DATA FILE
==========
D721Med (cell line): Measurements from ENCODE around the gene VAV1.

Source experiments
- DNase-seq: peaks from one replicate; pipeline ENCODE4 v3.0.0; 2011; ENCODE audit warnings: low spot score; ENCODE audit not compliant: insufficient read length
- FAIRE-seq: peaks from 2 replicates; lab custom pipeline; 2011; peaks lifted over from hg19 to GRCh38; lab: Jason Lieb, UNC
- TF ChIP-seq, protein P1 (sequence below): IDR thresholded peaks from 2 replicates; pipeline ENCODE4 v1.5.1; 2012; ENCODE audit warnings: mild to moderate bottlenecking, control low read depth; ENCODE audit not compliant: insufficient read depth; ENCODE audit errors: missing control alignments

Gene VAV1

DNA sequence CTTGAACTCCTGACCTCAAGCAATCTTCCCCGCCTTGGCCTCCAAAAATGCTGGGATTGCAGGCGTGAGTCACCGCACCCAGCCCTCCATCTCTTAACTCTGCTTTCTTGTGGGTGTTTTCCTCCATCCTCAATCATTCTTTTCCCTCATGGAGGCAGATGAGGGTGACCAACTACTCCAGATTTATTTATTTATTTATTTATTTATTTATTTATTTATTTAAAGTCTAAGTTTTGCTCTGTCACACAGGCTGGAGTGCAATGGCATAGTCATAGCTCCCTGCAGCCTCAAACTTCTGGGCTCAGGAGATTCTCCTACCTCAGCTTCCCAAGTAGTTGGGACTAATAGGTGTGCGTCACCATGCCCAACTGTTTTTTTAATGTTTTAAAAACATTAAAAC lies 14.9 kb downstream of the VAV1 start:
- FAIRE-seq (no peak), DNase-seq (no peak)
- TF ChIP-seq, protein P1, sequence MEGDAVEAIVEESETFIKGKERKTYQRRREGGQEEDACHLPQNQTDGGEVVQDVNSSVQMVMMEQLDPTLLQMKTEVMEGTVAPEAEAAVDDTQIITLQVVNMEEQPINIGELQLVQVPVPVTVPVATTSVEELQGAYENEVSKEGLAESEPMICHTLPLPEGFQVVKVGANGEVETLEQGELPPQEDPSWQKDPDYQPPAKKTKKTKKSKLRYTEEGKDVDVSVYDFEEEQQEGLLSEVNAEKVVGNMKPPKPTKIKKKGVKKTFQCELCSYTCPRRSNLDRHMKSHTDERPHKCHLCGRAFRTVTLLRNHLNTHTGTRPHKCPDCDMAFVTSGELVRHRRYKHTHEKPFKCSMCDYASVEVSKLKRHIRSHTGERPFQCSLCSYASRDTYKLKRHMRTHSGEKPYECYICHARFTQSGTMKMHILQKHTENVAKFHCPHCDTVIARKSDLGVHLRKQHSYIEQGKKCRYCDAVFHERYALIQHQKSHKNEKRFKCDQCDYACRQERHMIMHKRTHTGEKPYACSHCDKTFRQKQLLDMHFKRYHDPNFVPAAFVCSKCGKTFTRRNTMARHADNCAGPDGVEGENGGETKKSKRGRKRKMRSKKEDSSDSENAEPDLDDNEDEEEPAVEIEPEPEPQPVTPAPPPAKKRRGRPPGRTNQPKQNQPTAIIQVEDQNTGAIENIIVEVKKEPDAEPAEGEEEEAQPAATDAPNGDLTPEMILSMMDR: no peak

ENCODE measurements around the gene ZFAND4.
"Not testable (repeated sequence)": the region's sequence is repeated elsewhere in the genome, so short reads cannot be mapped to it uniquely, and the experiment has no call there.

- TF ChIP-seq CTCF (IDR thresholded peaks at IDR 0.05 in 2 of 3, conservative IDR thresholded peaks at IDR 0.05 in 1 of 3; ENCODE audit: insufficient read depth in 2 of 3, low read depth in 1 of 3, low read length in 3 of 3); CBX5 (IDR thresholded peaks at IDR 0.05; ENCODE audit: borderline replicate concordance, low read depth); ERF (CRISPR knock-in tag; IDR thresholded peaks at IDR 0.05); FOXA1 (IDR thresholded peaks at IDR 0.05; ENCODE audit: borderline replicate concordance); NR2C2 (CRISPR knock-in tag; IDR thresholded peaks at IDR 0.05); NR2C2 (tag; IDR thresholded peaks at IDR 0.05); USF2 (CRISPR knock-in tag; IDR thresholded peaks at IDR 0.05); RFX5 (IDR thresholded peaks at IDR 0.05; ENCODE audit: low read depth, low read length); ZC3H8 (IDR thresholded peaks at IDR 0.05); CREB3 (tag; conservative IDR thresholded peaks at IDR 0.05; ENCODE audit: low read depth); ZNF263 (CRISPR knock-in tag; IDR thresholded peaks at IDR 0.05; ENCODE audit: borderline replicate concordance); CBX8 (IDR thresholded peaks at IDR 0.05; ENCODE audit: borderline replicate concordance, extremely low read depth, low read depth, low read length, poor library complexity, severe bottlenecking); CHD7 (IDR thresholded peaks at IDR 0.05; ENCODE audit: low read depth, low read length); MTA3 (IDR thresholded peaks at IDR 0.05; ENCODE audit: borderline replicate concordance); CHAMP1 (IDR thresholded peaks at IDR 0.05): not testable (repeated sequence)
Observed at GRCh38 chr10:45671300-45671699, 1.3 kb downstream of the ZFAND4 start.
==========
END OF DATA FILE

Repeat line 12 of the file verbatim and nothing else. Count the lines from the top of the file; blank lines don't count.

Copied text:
- TF ChIP-seq CTCF (IDR thresholded peaks at IDR 0.05 in 2 of 3, conservative IDR thresholded peaks at IDR 0.05 in 1 of 3; ENCODE audit: insufficient read depth in 2 of 3, low read depth in 1 of 3, low read length in 3 of 3); CBX5 (IDR thresholded peaks at IDR 0.05; ENCODE audit: borderline replicate concordance, low read depth); ERF (CRISPR knock-in tag; IDR thresholded peaks at IDR 0.05); FOXA1 (IDR thresholded peaks at IDR 0.05; ENCODE audit: borderline replicate concordance); NR2C2 (CRISPR knock-in tag; IDR thresholded peaks at IDR 0.05); NR2C2 (tag; IDR thresholded peaks at IDR 0.05); USF2 (CRISPR knock-in tag; IDR thresholded peaks at IDR 0.05); RFX5 (IDR thresholded peaks at IDR 0.05; ENCODE audit: low read depth, low read length); ZC3H8 (IDR thresholded peaks at IDR 0.05); CREB3 (tag; conservative IDR thresholded peaks at IDR 0.05; ENCODE audit: low read depth); ZNF263 (CRISPR knock-in tag; IDR thresholded peaks at IDR 0.05; ENCODE audit: borderline replicate concordance); CBX8 (IDR thresholded peaks at IDR 0.05; ENCODE audit: borderline replicate concordance, extremely low read depth, low read depth, low read length, poor library complexity, severe bottlenecking); CHD7 (IDR thresholded peaks at IDR 0.05; ENCODE audit: low read depth, low read length); MTA3 (IDR thresholded peaks at IDR 0.05; ENCODE audit: borderline replicate concordance); CHAMP1 (IDR thresholded peaks at IDR 0.05): not testable (repeated sequence)